Epoch J2000 Equinox J2000
|Right ascension||16h 41m 20.42426s|
|Declination||−48° 45′ 46.7490″|
|Apparent magnitude (V)||5.54|
|Spectral type||O3 V((f*)) - O3.5 V((f+)) + O5.5-6 V((f)) + O6.5-7 V((f))|
|U−B color index||−0.76|
|B−V color index||+0.20|
|Radial velocity (Rv)||−27 km/s|
|Proper motion (μ)||RA: +9.73 mas/yr
Dec.: −7.31 mas/yr
|Parallax (π)||−3.11 ± 2.94 mas|
|Distance||4,310 ± 390 ly (1,320 ± 120 pc) ly|
|Absolute magnitude (MV)||−6.47 (−5.91 + −4.90 + −4.44)|
|Period (P)||2.67454 days|
|Semi-major axis (a)||38.2 R☉|
|Period (P)||3,008 days|
|Semi-major axis (a)||20.9 AU|
|Surface gravity (log g)||4.00 cgs|
|Rotational velocity (v sin i)||171 km/s|
|Surface gravity (log g)||4.00 cgs|
|Rotational velocity (v sin i)||136 km/s|
|Surface gravity (log g)||3.50 cgs|
|Rotational velocity (v sin i)||72 km/s|
HD 150136 is a multiple star system in the southern constellation of Ara, around 4,300 light years away. It is the brightest member of the faint open cluster NGC 6193, part of the Ara OB1 association.
HD 150136 is listed in the Washington Double Star Catalog as having seven visual components within 30 arc seconds. Component A is a close triple system containing three massive class O main sequence stars. The brightest companion is catalogued individually as HD 150135 as well as component C of the multiple system, separated by only 10 arc-seconds. It is another O class spectroscopic binary and also a member of NGC 5193. The other stars are all 10th to 12th magnitude, similar to many other stars known to be members of NGC 6193.
The primary star consists of a double-lined spectroscopic binary with a more distant tertiary companion. The third star is orbiting the other two with a period of 8.2 years, an eccentricity of 0.73, and an inclination of 108°. The close binary stars are separated by hardly more than their own diameters and orbit in less than 3 days, but the third is separated enough to have been resolved visually by VLTI. The measured separation in 2012 was 9 milli arc seconds, corresponding to 11-12 AU.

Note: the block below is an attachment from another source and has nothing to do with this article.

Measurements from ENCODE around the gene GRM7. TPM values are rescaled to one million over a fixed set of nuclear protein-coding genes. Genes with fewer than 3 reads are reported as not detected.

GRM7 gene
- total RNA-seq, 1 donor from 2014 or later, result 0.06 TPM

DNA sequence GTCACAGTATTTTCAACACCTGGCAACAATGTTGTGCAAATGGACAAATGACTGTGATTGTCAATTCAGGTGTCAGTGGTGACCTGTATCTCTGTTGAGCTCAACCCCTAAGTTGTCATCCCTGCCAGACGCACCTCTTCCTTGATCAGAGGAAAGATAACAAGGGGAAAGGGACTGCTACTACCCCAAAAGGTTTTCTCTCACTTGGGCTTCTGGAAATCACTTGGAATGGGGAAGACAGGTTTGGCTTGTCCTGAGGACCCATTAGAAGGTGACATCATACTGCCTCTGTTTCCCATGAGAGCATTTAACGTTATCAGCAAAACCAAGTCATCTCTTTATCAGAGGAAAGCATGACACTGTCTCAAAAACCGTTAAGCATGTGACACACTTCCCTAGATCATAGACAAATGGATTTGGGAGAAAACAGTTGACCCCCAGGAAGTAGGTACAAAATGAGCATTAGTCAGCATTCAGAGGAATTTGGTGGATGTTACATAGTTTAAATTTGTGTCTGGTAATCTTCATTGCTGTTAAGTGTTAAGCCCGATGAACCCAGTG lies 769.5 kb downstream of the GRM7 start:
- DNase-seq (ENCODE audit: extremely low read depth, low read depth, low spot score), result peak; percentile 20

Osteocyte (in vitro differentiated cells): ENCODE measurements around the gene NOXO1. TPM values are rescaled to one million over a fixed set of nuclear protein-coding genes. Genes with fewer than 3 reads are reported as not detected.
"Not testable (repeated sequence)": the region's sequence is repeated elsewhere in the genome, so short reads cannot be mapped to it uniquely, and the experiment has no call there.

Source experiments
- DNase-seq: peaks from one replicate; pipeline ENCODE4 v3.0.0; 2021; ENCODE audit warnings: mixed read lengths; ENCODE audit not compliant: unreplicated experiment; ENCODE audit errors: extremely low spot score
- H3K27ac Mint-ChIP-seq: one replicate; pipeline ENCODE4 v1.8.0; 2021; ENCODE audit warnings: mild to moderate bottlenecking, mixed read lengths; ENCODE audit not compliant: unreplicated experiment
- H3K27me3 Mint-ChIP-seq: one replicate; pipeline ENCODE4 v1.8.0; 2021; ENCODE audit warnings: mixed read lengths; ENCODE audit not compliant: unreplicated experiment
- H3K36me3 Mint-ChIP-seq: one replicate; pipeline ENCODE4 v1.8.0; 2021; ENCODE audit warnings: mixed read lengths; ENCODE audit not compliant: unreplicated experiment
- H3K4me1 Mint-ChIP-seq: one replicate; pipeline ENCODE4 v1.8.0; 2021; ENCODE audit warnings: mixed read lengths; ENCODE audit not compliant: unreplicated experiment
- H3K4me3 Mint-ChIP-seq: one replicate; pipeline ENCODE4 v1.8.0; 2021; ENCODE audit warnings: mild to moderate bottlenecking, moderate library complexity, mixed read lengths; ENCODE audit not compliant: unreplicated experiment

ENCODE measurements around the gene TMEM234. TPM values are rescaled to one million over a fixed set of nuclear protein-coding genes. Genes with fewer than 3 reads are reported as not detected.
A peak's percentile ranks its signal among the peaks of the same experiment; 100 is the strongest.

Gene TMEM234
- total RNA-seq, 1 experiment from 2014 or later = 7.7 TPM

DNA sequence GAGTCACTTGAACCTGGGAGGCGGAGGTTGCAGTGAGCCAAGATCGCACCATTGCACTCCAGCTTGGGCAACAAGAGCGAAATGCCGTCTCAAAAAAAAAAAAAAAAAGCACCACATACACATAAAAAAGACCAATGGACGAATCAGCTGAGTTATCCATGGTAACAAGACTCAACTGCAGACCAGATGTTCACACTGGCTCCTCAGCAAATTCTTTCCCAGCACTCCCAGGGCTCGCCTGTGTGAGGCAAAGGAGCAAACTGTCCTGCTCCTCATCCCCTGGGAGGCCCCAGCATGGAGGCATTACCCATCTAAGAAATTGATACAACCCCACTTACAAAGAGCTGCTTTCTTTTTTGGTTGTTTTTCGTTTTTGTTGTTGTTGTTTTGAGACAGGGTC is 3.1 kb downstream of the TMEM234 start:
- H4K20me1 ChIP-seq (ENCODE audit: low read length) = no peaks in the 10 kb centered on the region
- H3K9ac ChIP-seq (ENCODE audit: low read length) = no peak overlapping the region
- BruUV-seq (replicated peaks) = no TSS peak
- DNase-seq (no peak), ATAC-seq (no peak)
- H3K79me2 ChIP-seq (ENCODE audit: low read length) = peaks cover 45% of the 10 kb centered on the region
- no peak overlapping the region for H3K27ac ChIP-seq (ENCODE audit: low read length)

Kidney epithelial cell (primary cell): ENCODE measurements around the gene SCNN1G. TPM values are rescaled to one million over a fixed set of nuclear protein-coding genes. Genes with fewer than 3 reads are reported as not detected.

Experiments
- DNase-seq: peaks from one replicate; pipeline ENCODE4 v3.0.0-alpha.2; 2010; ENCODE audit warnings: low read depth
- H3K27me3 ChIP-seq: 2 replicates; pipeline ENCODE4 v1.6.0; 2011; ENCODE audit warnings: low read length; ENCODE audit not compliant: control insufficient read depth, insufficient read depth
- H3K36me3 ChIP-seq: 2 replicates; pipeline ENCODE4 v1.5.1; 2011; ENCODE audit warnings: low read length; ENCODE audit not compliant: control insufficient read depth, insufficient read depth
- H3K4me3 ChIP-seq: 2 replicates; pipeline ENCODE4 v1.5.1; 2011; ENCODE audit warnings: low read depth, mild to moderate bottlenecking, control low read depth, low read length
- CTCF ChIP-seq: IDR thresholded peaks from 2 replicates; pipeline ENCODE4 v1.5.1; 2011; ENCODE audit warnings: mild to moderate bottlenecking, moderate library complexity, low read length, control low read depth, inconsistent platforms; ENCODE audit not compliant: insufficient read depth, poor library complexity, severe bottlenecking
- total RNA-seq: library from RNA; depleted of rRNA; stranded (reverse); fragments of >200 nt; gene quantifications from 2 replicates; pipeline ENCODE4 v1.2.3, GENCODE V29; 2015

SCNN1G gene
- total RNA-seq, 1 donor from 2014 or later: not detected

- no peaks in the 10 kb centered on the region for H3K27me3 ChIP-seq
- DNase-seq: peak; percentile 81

All three (four, including HD 150135) of the brightest stars are massive luminous O class main sequence stars, 33-60 times as massive as the sun. They are around 10 times the size of the sun, but 6-8 times hotter and each is over 100,000 times as luminous. The primary star is the closest O3 star to Earth, 46,500 K, visually 18,000 times as bright as the sun, but because of its high temperature it is around three quarters of a million times more luminous including all wavelengths.
- van Leeuwen, F. (2007). "Validation of the new Hipparcos reduction". Astronomy and Astrophysics. 474 (2): 653–664. arXiv: . Bibcode:2007A&A...474..653V. doi:10.1051/0004-6361:20078357.
- Schild, R. E.; et al. (April 1983). "UBV photometry for southern OB stars". Astrophysical Journal Supplement Series. 51: 321–336. Bibcode:1983ApJS...51..321S. doi:10.1086/190852.
- Mahy, L.; Gosset, E.; Sana, H.; Damerdji, Y.; De Becker, M.; Rauw, G.; Nitschelm, C. (2012). "Evidence for a physically bound third component in HD 150136". Astronomy & Astrophysics. 540: A97. arXiv: . Bibcode:2012A&A...540A..97M. doi:10.1051/0004-6361/201118199.
- Pourbaix, D.; et al. (2004). "SB9: The ninth catalogue of spectroscopic binary orbits". Astronomy & Astrophysics. 424 (2): 727–732. arXiv: . Bibcode:2004A&A...424..727P. doi:10.1051/0004-6361:20041213.
- Sana, H.; et al. (May 2013). "Three-dimensional orbits of the triple-O stellar system HD 150136". Astronomy & Astrophysics. 553: 5. arXiv: . Bibcode:2013A&A...553A.131S. doi:10.1051/0004-6361/201321189. A131.
- Mason, Brian D.; Wycoff, Gary L.; Hartkopf, William I.; Douglass, Geoffrey G.; Worley, Charles E. (2001). "The 2001 US Naval Observatory Double Star CD-ROM. I. The Washington Double Star Catalog". The Astronomical Journal. 122 (6): 3466–3471. Bibcode:2001AJ....122.3466M. doi:10.1086/323920.